Some Children Need Homes. Same-Sex Couples Are Happy To Provide Them. Why Are 'Pro-Family' Groups Standing In The Way?
Kris Williams is proof that LGBTQ people can be great foster and adoptive parents. In fact, they can be ideal parents because they have often lived through struggles that allow them to understand and relate to children who have experienced traumas and are in need of loving homes.
The Bethany, Okla., woman said her experiences as a provider of social services, a lesbian and a person of faith all shaped her ability to mother her 11-year-old son, Ozzy, whom she adopted about five years ago.
"Studies have shown that LGBTQ families raise children who are as healthy and happy as children from non-LGBT homes," said Williams during a March 12 press conference in Oklahoma.
"My child and I have [a] connection which requires great character and insight as a parent, as many children from adoption come from hard places," Williams said. "Raising a child from trauma is no easy feat. I have found that my experience as a member of the LGBTQ community is an asset in relating to my child's unique story."
But Oklahoma is one of the several states where legislators are working on bills to allow taxpayer-funded adoption and foster care agencies to cite religion as justification to discriminate against prospective LGBTQ parents like Williams.
Media Matters, a progressive watchdog group, reported in March that Alliance Defending Freedom, a large Religious Right legal group, has been working "to pass and defend legislation in at least five states that allows child welfare agencies to discriminate against LGBTQ people, among others, in adoption and foster care."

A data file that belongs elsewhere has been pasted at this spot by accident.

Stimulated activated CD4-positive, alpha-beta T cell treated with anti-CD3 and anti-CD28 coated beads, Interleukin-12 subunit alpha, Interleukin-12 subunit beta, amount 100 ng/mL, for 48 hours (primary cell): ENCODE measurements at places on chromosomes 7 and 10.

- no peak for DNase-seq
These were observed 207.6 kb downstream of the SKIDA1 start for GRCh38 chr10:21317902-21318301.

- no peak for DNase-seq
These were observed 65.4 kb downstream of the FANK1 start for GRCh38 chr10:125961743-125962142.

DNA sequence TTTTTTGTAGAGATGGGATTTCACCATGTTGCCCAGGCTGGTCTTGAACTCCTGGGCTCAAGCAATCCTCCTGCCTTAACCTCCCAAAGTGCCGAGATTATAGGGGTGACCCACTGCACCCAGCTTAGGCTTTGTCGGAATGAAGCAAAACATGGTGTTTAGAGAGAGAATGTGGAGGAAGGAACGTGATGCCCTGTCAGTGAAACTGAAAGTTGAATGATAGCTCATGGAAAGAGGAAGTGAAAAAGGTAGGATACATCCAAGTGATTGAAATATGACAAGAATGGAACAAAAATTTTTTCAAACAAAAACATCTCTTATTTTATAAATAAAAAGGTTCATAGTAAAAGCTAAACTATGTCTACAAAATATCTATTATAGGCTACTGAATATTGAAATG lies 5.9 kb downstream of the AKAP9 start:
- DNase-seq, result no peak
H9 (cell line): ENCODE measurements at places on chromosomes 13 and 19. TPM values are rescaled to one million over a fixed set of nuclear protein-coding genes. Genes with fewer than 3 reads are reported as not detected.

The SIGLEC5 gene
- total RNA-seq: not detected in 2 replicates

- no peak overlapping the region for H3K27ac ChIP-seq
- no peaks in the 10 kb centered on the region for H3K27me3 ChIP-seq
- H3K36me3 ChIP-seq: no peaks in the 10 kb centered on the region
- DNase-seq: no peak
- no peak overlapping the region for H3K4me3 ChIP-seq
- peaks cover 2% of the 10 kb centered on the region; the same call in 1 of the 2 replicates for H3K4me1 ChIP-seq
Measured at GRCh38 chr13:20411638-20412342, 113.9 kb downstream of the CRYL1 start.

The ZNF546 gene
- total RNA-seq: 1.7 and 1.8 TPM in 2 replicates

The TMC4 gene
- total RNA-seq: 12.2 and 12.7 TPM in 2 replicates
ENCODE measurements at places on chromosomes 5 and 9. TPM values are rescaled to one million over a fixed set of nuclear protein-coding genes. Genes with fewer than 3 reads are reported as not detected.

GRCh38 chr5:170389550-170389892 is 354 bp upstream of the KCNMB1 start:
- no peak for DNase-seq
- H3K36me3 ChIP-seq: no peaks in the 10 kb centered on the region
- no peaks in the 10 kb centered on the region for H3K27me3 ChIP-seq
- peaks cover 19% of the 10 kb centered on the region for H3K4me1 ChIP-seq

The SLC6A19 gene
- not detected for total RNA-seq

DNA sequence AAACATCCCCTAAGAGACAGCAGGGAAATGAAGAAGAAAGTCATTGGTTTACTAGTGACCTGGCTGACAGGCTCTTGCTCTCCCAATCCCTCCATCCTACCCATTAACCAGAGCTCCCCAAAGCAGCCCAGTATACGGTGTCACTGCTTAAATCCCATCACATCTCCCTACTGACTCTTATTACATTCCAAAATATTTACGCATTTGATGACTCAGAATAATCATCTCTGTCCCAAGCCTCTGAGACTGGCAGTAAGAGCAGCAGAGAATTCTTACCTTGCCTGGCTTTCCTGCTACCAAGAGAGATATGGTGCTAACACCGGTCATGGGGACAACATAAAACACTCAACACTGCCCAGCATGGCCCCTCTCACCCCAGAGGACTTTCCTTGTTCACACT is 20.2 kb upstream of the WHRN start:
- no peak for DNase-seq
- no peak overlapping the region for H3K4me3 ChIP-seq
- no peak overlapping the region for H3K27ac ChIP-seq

While these bills were primarily crafted to discriminate against LGBTQ families, the legislation also could allow agencies to turn away couples who are interfaith, interracial, have previously been divorced or have different religious beliefs from any given agency.
In Oklahoma, Sen. Greg Treat (R-Oklahoma City) in February proposed Senate Bill 1140, which would give state-funded child-placing agencies the right to refuse to work with foster and adoptive parents who "violate the agency's written religious or moral convictions or policies." The bill would explicitly prevent the state from denying contracts or funding to agencies that discriminate in the name of religion.
Treat cited the same argument that has been used in other states to try to justify his proposal: that it would encourage more faith-based organizations to come forward to assist the state with child placement, which he said would increase the number of placements.
But these bills will have the exact opposite effect: Fewer families will be able to adopt or foster children, and the already burgeoning number of children waiting for safe, loving homes will continue to grow.
As of last fall, there were about 430,000 children in foster care in America, according to the Movement Advancement Program (MAP), a progressive think tank. MAP noted that same-sex couples are four times more likely than married heterosexual couples to adopt children and six times more...